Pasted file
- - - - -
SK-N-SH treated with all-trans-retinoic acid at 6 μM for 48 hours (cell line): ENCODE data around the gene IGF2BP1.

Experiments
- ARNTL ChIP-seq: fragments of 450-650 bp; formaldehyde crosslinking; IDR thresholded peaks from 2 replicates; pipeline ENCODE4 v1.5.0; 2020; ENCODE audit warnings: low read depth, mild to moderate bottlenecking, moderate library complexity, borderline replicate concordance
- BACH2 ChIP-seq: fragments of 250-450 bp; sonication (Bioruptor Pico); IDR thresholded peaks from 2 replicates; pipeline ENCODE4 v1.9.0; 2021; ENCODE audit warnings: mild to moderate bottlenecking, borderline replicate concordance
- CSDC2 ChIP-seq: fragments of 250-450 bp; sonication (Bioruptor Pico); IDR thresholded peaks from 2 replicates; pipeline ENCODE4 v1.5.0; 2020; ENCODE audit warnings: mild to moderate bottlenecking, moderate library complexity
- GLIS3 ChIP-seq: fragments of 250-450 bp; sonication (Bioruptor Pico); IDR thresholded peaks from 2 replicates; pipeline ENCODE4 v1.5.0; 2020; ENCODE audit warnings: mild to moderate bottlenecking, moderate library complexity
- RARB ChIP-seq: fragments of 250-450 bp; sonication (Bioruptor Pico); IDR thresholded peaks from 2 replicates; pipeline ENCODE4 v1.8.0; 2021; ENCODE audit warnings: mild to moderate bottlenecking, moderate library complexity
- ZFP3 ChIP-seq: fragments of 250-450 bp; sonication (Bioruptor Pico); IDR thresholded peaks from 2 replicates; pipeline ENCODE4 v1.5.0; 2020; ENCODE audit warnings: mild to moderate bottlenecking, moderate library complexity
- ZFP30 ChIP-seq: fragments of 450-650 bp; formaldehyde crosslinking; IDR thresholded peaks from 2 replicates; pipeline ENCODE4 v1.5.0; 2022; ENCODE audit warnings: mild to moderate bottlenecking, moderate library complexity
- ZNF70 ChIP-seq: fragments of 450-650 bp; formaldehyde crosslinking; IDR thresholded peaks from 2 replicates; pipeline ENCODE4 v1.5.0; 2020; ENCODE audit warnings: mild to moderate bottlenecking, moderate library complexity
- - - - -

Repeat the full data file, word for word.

SK-N-SH treated with all-trans-retinoic acid at 6 μM for 48 hours (cell line): ENCODE data around the gene IGF2BP1.

Experiments
- ARNTL ChIP-seq: fragments of 450-650 bp; formaldehyde crosslinking; IDR thresholded peaks from 2 replicates; pipeline ENCODE4 v1.5.0; 2020; ENCODE audit warnings: low read depth, mild to moderate bottlenecking, moderate library complexity, borderline replicate concordance
- BACH2 ChIP-seq: fragments of 250-450 bp; sonication (Bioruptor Pico); IDR thresholded peaks from 2 replicates; pipeline ENCODE4 v1.9.0; 2021; ENCODE audit warnings: mild to moderate bottlenecking, borderline replicate concordance
- CSDC2 ChIP-seq: fragments of 250-450 bp; sonication (Bioruptor Pico); IDR thresholded peaks from 2 replicates; pipeline ENCODE4 v1.5.0; 2020; ENCODE audit warnings: mild to moderate bottlenecking, moderate library complexity
- GLIS3 ChIP-seq: fragments of 250-450 bp; sonication (Bioruptor Pico); IDR thresholded peaks from 2 replicates; pipeline ENCODE4 v1.5.0; 2020; ENCODE audit warnings: mild to moderate bottlenecking, moderate library complexity
- RARB ChIP-seq: fragments of 250-450 bp; sonication (Bioruptor Pico); IDR thresholded peaks from 2 replicates; pipeline ENCODE4 v1.8.0; 2021; ENCODE audit warnings: mild to moderate bottlenecking, moderate library complexity
- ZFP3 ChIP-seq: fragments of 250-450 bp; sonication (Bioruptor Pico); IDR thresholded peaks from 2 replicates; pipeline ENCODE4 v1.5.0; 2020; ENCODE audit warnings: mild to moderate bottlenecking, moderate library complexity
- ZFP30 ChIP-seq: fragments of 450-650 bp; formaldehyde crosslinking; IDR thresholded peaks from 2 replicates; pipeline ENCODE4 v1.5.0; 2022; ENCODE audit warnings: mild to moderate bottlenecking, moderate library complexity
- ZNF70 ChIP-seq: fragments of 450-650 bp; formaldehyde crosslinking; IDR thresholded peaks from 2 replicates; pipeline ENCODE4 v1.5.0; 2020; ENCODE audit warnings: mild to moderate bottlenecking, moderate library complexity